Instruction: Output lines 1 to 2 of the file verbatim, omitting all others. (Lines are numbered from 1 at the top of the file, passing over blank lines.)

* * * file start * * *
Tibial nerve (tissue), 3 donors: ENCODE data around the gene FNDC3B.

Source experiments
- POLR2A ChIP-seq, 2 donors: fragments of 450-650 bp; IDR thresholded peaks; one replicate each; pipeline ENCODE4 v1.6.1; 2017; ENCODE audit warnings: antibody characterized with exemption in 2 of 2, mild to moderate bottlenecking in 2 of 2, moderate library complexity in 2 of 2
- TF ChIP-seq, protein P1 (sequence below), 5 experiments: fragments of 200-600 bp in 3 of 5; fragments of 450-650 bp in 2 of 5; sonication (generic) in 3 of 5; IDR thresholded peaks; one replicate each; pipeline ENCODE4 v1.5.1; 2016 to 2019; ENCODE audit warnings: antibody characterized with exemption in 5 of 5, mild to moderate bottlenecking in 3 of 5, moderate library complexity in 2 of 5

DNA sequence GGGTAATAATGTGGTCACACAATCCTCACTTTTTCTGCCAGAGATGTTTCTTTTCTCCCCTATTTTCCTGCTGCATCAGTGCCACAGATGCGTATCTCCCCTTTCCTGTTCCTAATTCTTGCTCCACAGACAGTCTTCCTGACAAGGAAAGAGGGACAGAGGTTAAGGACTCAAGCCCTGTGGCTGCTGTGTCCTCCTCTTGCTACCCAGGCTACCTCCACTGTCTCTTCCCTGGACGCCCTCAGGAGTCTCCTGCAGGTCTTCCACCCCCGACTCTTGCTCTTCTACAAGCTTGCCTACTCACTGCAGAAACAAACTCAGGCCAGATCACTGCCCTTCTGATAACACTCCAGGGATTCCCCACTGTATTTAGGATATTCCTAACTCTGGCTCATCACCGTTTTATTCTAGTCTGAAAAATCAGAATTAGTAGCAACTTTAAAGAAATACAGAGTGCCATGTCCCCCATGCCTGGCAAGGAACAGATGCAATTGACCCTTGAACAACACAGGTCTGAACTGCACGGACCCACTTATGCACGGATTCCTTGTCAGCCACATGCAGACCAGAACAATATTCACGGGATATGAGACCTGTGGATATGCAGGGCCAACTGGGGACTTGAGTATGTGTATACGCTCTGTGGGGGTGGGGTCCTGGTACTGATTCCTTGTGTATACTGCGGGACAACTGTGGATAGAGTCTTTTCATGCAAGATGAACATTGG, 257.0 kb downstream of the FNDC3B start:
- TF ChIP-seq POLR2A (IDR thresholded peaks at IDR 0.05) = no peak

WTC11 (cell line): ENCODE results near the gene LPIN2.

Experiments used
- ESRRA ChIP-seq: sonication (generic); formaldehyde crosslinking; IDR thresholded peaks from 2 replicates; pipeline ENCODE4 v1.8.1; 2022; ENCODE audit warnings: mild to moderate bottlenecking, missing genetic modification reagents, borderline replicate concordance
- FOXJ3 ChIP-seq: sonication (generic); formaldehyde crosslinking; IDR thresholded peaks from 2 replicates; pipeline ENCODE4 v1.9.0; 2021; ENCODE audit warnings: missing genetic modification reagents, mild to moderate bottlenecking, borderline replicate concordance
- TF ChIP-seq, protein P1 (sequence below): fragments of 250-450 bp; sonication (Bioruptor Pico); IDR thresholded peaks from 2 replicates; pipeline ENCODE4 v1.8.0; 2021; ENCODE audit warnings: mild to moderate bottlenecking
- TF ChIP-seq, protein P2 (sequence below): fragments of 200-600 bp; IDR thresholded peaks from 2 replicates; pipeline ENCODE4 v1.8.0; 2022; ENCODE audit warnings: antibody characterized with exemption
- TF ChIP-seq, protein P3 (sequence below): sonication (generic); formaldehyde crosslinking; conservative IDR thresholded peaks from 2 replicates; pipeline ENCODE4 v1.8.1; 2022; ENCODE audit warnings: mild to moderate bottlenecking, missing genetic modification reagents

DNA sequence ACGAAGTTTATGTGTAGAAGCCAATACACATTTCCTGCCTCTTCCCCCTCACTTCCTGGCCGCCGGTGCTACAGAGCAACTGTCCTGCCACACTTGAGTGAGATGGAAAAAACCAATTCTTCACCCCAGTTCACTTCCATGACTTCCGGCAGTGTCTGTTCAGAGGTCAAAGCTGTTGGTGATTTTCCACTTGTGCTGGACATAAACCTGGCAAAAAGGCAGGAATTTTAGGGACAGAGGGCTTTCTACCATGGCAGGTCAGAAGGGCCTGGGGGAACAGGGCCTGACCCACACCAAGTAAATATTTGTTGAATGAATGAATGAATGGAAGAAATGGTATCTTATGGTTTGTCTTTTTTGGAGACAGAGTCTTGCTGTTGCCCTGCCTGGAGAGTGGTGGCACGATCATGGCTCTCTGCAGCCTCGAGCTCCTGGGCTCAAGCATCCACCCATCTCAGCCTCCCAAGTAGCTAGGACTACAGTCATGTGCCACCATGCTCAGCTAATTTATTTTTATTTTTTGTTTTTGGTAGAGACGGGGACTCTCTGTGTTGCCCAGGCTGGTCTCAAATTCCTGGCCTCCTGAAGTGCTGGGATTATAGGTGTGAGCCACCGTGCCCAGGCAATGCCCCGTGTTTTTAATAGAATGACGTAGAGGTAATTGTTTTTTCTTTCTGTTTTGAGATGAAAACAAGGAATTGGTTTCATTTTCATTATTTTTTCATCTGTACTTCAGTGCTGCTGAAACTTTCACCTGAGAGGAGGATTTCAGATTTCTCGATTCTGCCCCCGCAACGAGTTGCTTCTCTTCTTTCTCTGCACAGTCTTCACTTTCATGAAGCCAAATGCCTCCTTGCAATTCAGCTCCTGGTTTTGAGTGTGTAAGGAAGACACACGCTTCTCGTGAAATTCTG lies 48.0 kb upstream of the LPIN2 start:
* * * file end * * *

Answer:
Tibial nerve (tissue), 3 donors: ENCODE data around the gene FNDC3B.

Source experiments